Symposium on Democracy: Young Promotes Need for Flourishing American Middle Class

Created: February 14, 2018
Last Updated: July 13, 2020

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WASHINGTON, PA (Feb. 14, 2018) - Washington & Jefferson College’s (W&J) inaugural Symposium on Democracy continued Tuesday evening, Feb. 13, with a talk about democracy and the American middle class.

The lecture was led by Stephen B. Young, global executive director of the Caux Round Table for Moral Capitalism, an international network of experienced business leaders who advocate a principled approach to business in the global economy.

“My proposition today is that the foundation for a worthwhile democracy is a robust middle class,” Young told a full room of W&J students, faculty, staff, and community members. “To me the middle class and democracy are covariant. As one goes up, so does the other. As one goes down, so does the other.”

Young discussed the economic impact on the middle class in the decades since the 1960s and 1970s, including pre-tax income and earnings gains during that time, the narrowing gender wage gap, income growth in American households, and a general decline in household net worth in the past five years. If the country remains on its current course, he said, he sees two outcomes for the middle class.

“One way will be increasing inequality of wealth and income with the top doing very well, the bottom surviving on sufferance in low-wage jobs with support from entitlements, and with no savings or ownership of real estate,” Young said. “The other likely alternative will be an entitlement state with high taxes on the rich and subsidies for the poor and little for those in the middle due to low growth and the elimination of middle class jobs through automation.”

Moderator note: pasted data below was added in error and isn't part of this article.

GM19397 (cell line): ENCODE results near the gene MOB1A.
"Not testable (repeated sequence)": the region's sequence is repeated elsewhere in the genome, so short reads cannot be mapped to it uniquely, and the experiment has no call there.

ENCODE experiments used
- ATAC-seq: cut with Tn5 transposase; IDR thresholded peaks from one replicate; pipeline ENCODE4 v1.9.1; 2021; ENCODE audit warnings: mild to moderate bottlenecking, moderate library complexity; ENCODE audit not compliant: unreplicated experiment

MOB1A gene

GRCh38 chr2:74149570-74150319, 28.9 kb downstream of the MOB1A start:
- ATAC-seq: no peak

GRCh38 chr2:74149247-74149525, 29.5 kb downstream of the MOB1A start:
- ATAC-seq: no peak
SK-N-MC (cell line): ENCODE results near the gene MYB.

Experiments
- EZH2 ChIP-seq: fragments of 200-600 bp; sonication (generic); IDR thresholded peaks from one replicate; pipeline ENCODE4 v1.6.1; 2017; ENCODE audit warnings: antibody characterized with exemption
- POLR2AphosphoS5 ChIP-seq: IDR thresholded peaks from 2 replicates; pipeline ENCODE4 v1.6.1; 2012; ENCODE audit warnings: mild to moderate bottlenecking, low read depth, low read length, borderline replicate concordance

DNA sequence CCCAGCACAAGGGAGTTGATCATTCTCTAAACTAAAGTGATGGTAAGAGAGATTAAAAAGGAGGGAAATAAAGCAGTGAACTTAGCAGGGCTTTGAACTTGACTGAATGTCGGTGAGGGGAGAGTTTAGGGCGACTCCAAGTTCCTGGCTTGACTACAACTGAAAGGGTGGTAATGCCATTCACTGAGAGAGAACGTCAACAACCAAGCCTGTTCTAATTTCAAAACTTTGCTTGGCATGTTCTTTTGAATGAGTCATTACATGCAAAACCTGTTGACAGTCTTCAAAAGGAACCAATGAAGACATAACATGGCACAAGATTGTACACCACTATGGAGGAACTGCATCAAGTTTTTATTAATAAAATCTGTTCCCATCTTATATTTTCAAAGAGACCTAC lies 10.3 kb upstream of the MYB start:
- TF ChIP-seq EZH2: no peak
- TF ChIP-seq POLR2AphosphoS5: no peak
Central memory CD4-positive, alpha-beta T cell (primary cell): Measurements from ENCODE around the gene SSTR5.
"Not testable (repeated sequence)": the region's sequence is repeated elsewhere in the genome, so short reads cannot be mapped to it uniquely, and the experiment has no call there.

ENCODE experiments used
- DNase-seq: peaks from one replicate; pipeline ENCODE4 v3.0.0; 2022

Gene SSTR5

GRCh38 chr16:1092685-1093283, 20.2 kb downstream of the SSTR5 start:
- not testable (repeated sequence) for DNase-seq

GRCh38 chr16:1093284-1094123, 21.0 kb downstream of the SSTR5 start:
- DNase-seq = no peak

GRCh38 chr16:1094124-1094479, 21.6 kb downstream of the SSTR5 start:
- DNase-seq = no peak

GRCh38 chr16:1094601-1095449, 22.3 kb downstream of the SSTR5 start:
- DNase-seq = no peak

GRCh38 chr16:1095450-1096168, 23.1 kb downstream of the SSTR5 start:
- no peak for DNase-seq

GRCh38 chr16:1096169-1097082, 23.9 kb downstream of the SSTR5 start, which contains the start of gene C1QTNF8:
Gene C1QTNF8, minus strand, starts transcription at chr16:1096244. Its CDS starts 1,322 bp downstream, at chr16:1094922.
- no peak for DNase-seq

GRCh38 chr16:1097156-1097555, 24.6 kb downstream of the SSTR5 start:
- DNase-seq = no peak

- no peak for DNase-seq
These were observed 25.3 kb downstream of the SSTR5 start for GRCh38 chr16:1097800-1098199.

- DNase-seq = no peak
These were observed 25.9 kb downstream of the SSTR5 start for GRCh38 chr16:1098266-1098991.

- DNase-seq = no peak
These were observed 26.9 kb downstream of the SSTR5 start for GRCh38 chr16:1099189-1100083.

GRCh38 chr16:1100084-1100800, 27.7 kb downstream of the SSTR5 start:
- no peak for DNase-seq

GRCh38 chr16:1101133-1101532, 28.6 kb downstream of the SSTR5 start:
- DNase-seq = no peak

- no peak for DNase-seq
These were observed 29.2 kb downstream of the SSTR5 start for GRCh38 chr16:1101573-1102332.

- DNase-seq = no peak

Young also noted that the United States fosters a culture of optimism based on scientific and technical progress; that Americans have come to trust reason and university education, and that there is a faith in American exceptionalism.

“Let us now strive to repair the damage done to our middle class and to our democracy,” he said.

Upcoming Symposium events include: “The Foundations of American Democracy: 1776-1865” by Richard Carwardine, FRHistS, FBA, FLSW, Professor of American History and former President of the Corpus Christi College, Oxford on Feb. 14; and “The Legacies of Washington and Jefferson: 21st Century Perspectives” a panel discussion on Feb. 15 featuring W&J faculty members.

All events are free, open to the public, and non-ticketed. Video of the Young and Carwardine lectures will be live-streamed at the time of the event at: washjeff.edu. Videos and additional coverage of all events will be posted to the W&J YouTube Channel and the W&J College website this week.

 

About Washington & Jefferson College

Washington & Jefferson College, located in Washington, Pa., is a selective liberal arts college founded in 1781. Committed to providing each of its students with the highest-quality undergraduate education available, W&J offers a traditional arts and sciences curriculum emphasizing interdisciplinary study and independent study work. For more information about W&J, visit www.washjeff.edu, or call 888-W-AND-JAY.

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